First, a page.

"Well Anyway". Imagine the scene as in a stoned dressing room haze, the conversation has just gone on a tangent, to the point of no return. The time honoured way back to reality was to utter the immortal lines; "Well anyway!" Family violinist Willy Weider was apparently a master of the phrase and in the fullness of time the album title was born. In many respects "Anyway" is the kind of album that encapsulates the highs and lows, and both the magical moments and frustrations of a band that refused to be ordinary.
As with the its predecessor, "A Song For Me", "Anyway" offers a few gems amongst some interesting studio material, and on the edge live performances. Some songs such as "Part Of The Load", are career highlights while other such as "Good News - Bad News" and "Holding The Compass" are the best album cuts, while the live take of "Strange Band" made its debut prior to being recorded as part of a three track, chart bound EP The live bonus tracks give a meaningful insight to an inspired live band who enjoyed nothing better than stretching out.
Often described as uneven, on balance "Anyway" appears to be a continuum of ideas, and adventure, crammed into a jazzed up heavy duty, jagged sounding Folk Rock idiom. The obvious focal point is Chapman's rasping throaty growl, but there are other major musical building blocks such as Charlie Whitney's crashing chords, Rob Townsend's cymbal splashes and percussive rhythm patterns, Poll's unique use of vibes, flute and Maestro effects box and of course the majestic violin of John Weider. On top of that, unlike on previous studio efforts when the band had gone into the studio to record material they had worked on the road, the Fairfield Halls recording consisted of 4 tracks that they had only just written.
As Charlie Whitney explains; "We just went for it at the time. We were performing songs as a one off, when really what we should have done was record maybe 5 or 6 gigs and picked the best of the bunch. But we didn't really want to re- issue old stuff again, so it boiled down to the four songs on the album." Poli remembers the fraught circumstances of the recording. "/ don't think we even had time to rehearse the songs, we just bluffed our way though.
The engineer George Chkiantz was going to set up the recording gear in the back room, but the fans were already coming in before the gear arrived! He had arranged for an 8 track I think, and finally by the tine all the flight cases arrived, we didn't really have time to do anything." If the old maxim that you can smell the audience reaction, is anything to go by then by the time of "Strange Band", the band had hit their stride. That's not to say the live set offers any half measures.
The opening "Good News - Bad News" is a characteristically dynamic piece that somehow manages to encompass Charlie's crashing chords, Chapman's unique vocal phrasing and bleat and some almost introspective acoustic passages, and Poll's subtlety distorted vibes, courtesy of his Maestro gizmo. And all this was stretched over the kind of stop start rhythm that made Family so unique. The contrast between the heavy choruses and light verses is more pronounced than ever.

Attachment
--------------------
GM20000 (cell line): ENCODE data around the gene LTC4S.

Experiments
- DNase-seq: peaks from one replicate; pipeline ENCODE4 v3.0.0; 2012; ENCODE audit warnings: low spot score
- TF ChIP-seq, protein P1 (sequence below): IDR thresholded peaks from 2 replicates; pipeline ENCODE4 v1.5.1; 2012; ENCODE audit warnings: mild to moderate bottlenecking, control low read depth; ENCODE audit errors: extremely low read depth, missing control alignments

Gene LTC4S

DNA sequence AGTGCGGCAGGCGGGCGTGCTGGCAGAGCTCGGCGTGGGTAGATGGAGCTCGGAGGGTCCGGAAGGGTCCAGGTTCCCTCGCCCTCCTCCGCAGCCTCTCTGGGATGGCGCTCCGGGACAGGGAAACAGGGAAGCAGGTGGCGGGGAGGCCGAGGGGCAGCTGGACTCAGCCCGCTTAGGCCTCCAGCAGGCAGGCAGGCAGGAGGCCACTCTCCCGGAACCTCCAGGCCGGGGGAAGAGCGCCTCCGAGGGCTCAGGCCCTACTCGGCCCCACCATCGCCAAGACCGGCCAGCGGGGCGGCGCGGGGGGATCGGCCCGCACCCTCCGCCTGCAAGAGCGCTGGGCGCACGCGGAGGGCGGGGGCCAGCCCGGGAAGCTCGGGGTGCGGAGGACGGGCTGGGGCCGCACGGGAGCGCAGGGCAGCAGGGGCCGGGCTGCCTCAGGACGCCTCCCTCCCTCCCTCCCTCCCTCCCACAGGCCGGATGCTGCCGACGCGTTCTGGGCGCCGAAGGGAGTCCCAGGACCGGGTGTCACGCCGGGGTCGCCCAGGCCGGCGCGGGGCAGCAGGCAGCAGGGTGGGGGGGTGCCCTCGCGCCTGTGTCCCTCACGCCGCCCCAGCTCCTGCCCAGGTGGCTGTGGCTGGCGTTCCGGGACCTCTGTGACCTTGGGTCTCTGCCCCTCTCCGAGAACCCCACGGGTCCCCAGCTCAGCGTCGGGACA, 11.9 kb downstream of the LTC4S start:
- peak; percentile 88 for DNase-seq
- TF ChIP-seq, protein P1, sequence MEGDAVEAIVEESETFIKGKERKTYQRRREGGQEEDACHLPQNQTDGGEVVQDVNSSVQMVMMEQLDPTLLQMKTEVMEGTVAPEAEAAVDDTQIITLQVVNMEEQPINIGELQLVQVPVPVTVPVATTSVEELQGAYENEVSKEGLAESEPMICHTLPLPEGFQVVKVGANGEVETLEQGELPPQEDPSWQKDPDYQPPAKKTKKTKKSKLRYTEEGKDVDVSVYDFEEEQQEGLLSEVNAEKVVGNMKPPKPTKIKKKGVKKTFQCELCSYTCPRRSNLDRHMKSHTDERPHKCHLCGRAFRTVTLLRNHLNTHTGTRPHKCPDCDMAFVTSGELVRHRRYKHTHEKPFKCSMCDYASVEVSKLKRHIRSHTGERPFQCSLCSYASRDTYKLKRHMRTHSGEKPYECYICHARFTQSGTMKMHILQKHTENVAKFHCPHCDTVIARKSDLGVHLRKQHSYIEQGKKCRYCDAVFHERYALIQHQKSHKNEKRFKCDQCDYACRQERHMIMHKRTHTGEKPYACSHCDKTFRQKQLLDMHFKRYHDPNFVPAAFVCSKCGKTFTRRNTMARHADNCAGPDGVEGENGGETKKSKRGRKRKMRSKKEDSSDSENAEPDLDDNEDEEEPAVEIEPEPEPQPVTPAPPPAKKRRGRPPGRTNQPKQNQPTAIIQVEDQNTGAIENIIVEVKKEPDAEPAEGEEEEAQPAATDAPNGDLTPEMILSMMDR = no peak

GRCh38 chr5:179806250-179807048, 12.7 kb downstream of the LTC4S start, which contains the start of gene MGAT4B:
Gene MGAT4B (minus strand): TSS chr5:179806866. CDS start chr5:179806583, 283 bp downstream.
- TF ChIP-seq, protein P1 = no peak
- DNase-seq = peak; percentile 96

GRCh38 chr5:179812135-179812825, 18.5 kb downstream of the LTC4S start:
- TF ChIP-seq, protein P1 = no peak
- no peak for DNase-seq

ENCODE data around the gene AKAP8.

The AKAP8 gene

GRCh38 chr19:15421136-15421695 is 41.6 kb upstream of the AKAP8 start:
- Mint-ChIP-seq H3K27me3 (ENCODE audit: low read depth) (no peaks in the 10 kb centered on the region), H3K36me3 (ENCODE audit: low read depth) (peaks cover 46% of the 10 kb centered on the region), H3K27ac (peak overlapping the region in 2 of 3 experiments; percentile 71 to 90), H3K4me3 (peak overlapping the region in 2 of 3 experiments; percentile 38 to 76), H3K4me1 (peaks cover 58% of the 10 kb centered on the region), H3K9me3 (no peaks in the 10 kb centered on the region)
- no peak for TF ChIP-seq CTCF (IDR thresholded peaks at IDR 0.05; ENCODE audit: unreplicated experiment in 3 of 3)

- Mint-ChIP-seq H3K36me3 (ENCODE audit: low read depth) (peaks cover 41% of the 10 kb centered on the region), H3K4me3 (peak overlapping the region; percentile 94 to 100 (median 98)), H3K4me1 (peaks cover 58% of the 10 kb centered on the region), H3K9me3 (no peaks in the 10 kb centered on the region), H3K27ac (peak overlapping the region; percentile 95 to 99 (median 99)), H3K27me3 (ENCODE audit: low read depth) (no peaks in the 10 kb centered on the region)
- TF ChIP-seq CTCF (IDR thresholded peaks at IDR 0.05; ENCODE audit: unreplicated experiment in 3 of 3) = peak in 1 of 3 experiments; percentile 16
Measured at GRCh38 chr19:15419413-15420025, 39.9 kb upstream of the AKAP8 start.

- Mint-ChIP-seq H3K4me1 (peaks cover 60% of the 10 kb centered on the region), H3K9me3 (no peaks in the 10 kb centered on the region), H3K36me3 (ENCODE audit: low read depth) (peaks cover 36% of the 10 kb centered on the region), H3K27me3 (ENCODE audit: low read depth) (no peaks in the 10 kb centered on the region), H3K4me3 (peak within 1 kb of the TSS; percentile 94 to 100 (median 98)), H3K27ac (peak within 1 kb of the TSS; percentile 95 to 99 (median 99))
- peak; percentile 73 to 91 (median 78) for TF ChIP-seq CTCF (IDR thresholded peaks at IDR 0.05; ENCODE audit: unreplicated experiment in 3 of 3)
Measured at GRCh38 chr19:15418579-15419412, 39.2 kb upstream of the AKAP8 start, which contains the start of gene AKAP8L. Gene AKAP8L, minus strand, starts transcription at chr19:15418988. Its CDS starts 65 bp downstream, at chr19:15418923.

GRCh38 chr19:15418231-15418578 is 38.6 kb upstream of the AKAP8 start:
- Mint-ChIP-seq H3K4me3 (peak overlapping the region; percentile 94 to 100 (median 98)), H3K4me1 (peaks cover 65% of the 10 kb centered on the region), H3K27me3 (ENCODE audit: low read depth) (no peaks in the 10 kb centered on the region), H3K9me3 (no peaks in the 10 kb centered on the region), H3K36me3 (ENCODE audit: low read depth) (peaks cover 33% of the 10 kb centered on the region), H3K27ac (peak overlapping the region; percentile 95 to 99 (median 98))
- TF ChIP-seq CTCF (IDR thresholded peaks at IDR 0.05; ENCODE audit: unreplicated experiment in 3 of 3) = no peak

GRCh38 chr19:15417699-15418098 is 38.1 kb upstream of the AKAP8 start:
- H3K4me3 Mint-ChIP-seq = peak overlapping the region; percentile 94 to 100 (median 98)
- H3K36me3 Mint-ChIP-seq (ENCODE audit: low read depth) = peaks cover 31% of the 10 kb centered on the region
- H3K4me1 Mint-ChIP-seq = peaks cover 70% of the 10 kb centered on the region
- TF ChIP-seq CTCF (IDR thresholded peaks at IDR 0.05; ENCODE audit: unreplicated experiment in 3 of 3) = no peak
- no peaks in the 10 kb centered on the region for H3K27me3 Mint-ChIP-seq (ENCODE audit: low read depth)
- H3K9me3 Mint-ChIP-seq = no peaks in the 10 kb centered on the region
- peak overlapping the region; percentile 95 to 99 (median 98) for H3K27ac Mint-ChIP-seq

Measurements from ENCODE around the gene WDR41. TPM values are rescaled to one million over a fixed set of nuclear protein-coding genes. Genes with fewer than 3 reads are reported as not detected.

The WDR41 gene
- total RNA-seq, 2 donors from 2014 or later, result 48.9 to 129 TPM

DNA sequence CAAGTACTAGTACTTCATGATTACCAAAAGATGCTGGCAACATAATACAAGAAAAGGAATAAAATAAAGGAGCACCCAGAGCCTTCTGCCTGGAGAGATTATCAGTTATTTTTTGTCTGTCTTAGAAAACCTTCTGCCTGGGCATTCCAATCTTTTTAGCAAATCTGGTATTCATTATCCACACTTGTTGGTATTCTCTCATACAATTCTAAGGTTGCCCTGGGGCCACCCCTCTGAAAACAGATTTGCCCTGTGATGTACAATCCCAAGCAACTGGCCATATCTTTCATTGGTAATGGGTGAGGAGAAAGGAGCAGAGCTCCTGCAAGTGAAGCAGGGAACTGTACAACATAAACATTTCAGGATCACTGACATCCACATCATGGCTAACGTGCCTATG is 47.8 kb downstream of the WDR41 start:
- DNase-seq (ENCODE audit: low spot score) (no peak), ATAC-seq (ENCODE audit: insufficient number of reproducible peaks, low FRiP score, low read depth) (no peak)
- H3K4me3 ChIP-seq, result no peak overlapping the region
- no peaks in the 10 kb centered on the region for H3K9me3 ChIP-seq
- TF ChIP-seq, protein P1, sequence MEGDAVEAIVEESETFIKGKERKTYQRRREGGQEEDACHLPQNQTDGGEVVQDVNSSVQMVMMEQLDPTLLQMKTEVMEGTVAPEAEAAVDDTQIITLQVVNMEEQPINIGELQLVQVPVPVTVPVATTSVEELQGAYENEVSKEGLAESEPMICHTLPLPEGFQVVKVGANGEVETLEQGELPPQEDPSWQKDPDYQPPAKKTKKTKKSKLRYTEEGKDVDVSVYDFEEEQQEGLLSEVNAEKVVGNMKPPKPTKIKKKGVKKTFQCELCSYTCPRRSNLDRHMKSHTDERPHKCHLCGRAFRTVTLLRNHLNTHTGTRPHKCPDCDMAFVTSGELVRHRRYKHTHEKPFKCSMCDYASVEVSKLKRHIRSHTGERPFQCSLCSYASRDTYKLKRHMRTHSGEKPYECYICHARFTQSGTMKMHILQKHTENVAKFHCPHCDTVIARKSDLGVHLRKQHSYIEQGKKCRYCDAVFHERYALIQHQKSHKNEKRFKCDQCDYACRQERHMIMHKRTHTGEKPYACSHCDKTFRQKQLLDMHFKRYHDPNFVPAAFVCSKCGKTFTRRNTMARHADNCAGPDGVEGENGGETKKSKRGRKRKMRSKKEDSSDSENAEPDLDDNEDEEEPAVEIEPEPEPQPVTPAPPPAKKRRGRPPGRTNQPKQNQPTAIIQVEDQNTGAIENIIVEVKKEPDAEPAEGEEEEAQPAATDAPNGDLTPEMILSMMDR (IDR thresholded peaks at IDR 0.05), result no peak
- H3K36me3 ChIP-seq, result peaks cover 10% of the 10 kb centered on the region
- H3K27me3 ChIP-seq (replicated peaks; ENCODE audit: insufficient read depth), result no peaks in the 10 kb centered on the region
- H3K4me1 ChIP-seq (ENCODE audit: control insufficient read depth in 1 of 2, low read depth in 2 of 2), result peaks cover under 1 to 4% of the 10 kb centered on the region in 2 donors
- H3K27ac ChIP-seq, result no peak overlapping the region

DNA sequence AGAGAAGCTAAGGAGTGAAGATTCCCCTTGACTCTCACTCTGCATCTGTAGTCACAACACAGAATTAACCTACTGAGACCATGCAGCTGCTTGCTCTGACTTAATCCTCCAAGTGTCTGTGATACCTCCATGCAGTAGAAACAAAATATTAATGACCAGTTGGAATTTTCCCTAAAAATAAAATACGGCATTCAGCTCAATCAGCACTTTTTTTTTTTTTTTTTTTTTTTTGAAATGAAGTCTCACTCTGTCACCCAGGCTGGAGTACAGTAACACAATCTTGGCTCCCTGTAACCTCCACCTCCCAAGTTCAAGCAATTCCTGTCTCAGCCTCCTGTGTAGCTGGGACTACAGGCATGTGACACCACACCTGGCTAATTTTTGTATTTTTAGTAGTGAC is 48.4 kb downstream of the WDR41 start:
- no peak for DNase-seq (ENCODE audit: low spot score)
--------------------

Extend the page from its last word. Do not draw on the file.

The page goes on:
Poli says it was sometimes a case of; "belting the audience over the head in the live situation, and then sometimes going to the opposite extreme, by getting them to strain their ears to hear". .-MI of this could happen in one song. "Good News - Bad News" is a glorious example of Family at their most uncompromising and it's a fine album opener. In contrast, the gentle "Willow Tree" sounds almost like light relief. The band meanwhile still had things to sort out moments before they were to record the new song live.
Poli again; "On that number there was another little thing we had to sort out. Charlie had swapped to bass and John Weider was on violin and on the gig they would use the same amp. When it came to mixing it down, we didn't have a great sound. There were 8 tracks to play with and with two of the instruments going into one Marshall stack, you ended up with nothing on one track. So we had to mix both instruments on to one track "Willow Tree" was a moody piece anyway, but it could obviously have been better." "Holding The Compass" is a prime example of Chapman's unique way of phrasing.
A completely new song, "Compass" doesn't really benefit from a strong chorus, and the metre doesn't lend itself to instant recall, but by the time Chapman has delivered the chorus "Holding the compass ain't the way I've got to roam, you know it takes me straight home" and he's repeated a few words, you are hooked. Significantly the number has made a re-appearance in Chapman's recent trimmed down "semi unplugged" band along side other folky material such as Weavers Answer". ''When we played it live, we had hardly rehearsed it", says Rob Townsend. "Me and Charlie were standing in the wings waiting to go on, and I said, what shall we do? Charlie said "Holding The Compass", We'd hardly played it, and of course Charlie's attitude was 'you'll get it, don't worry.
In the event I only ended up playing tambourine and bass drum on it. The point is the chaotic live recording worked out OK, but it was typical of the band. We'd always try something new and not worry about it, and then move on to something else." "Strange Band", announced as the new single is classic Family and features probably the only vibes solo on a Rock hit record. Set against Welder's harsh violin and some bruising chords, Chapman bleats out the usual eclectic lyrics with harshness that recalls "Drowned in Wine".